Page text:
Gold Bars
Even gold bars and coins were not spared as shoppers maintained a distance from purchases. Image Credit: AFP

Dubai: Global gold jewellery demand has dropped to its worst level… even lower than the fall it sustained in the initial months of 2009’s Global Financial Crisis. Rocketing prices and a complete halt on retail activity meant that the “jewellery sector was hit hardest,” according to a top official at London-based World Gold Council.

In the first three months of 2020, worldwide demand came to 325.8 tonnes – and that’s 39 per cent lower from the same period a year ago. The decline in India was by 41 per cent and China’s by 65 per cent – when the world’s top two gold consuming nations take such a hit, jewellery didn’t have much of a chance.

But Q1-2020’s total comes in way below what got sold in the first three months of 2009, when the Great Recession swept through the global economy. In Q1-2009, 351 tonnes were sold, according to the WGC.

“It’s the worst quarter for jewellery in the modern era,” said John Mulligan, Head of Member and Investor Relations at WGC. “Demand is driven by several factors – consumer confidence, expectation of discretionary spending powers, and to some extent, expectation of future income levels.

“All were hit hard by the virus… and then you had the physical reality of the lockdown.”

What of the UAE?

The numbers for UAE’s jewellery demand in the first three months gives mixed signals. In all, 9.5 tonnes were sold, and that’s down 11 per cent from a year ago.

But when compared to Q3-2019 (5.4 tonnes sold) and Q4-2019 (8.6 tonnes sold), the 9.5 tonnes between January and end March are a significant improvement. In fact, the 9.5 tonnes come across as a significant improvement.

This happened despite the near absence of tourist buying from late January onwards, as countries started to cut down on passenger flights. So, clearly, before the shops were closed late March, there was quite a bit of buying led by UAE-based shoppers, even as prices started pushing past $1,600 levels. Much of the buying could have happened in January, during the DSF promotions.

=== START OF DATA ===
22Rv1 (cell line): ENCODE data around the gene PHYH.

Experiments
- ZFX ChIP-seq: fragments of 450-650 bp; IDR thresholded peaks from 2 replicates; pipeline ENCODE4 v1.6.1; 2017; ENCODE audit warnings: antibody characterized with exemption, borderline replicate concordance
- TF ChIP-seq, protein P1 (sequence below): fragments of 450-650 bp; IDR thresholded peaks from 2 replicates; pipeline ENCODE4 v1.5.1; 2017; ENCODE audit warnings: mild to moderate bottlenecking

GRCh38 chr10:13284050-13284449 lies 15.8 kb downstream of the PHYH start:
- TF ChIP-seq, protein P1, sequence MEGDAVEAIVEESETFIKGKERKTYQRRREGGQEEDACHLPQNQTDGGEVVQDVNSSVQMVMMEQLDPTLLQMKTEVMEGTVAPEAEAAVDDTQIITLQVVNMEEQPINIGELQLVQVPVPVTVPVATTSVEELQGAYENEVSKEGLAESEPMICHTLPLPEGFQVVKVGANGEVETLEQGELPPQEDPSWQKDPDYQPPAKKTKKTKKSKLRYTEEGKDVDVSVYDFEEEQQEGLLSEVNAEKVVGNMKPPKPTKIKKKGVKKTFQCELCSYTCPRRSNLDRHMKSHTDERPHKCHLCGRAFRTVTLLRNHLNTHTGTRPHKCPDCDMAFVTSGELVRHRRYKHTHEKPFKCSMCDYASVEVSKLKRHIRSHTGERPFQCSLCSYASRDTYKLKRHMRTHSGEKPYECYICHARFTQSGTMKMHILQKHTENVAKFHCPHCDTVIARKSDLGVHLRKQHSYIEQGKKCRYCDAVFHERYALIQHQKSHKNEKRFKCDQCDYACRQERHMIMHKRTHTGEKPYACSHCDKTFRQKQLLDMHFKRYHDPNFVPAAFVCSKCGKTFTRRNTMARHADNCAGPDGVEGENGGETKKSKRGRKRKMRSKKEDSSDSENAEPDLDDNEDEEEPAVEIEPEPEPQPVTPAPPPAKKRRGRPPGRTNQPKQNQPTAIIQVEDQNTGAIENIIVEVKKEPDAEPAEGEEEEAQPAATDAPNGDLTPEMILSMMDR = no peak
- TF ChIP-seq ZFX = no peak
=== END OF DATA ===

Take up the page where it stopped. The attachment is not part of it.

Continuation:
And makes for whether the Q1-2020 numbers should be seen as a “half-full” or “half-empty” perspective.

Glitter fade

This week, jewllery stores in the UAE have opened, but keeping to the strict guidelines on the number of shoppers allowed within them at any one time. Demand has yet to pick up, with gold at $1,711 an ounce. The Dubai Gold Rate is Dh194 for 22K.

“In the immediate future, I forecast a pause in growth,” said Anil Dhanak, Managing Director at Kanz Jewels. “There will be a drop in customers and we expect around one-year's time to get back to the normal situation.

“On the factory side, we have given an annual vacation to the majority of the staff as demand is quite low. According to social distancing guidelines and health regulations, we also reduced our retail staff as well to ensure best health practices are followed.”

Strain of COVID-19

That gold retail markets will feel the impact of the pandemic for the full-year is now seen as a certainty. With economies feeling the strain and jobs at risk everywhere, even regular gold jewellery buyers will find it difficult to show up at the stores.

According to Louise Street, Market Intelligence at the World Gold Council, “Demand will continue to feel the effects of COVID-19 for the rest of 2020. Consumer-focused sectors of the market have suffered drastically.”

But favoured by others

Away from the jewellery shops, gold is on a high these days – in the last 12 months, prices are up 35 per cent, and that’s because funds and central banks are stacking up their holdings of the metal.

“Gold ETFs (exchange traded funds) buying of gold in March was 151 tonnes and April’s are almost comparable,” said Mulligan. “That’s truly remarkable. There have been no major sell-offs by these funds for now. Any sell-offs have only played out as a minor tremor – nothing more.”

Through the first three months, gold ETFs attracted inflows 298 tonnes and pushed their global holdings in these products to a “new record high of 3,185 tonnes”.

  1. Total Q1-2020 demand for gold was up 1% to 1,083.8 tonnes. The coronavirus outbreak, which swept the globe during the first quarter, was the single biggest factor influencing gold demand," says World Gold Council.
  2. Jewellery demand was "particularly hard hit" by the virus outbreak - quarterly demand dropped 39% year-on-year to a record low of 325.8 tonnes.
  3. Central banks continued to buy gold in "significant quantities", but at a slower pace than in Q1-2019. Net purchases totalled 145 tonnes (down 8 per cent year-on-year).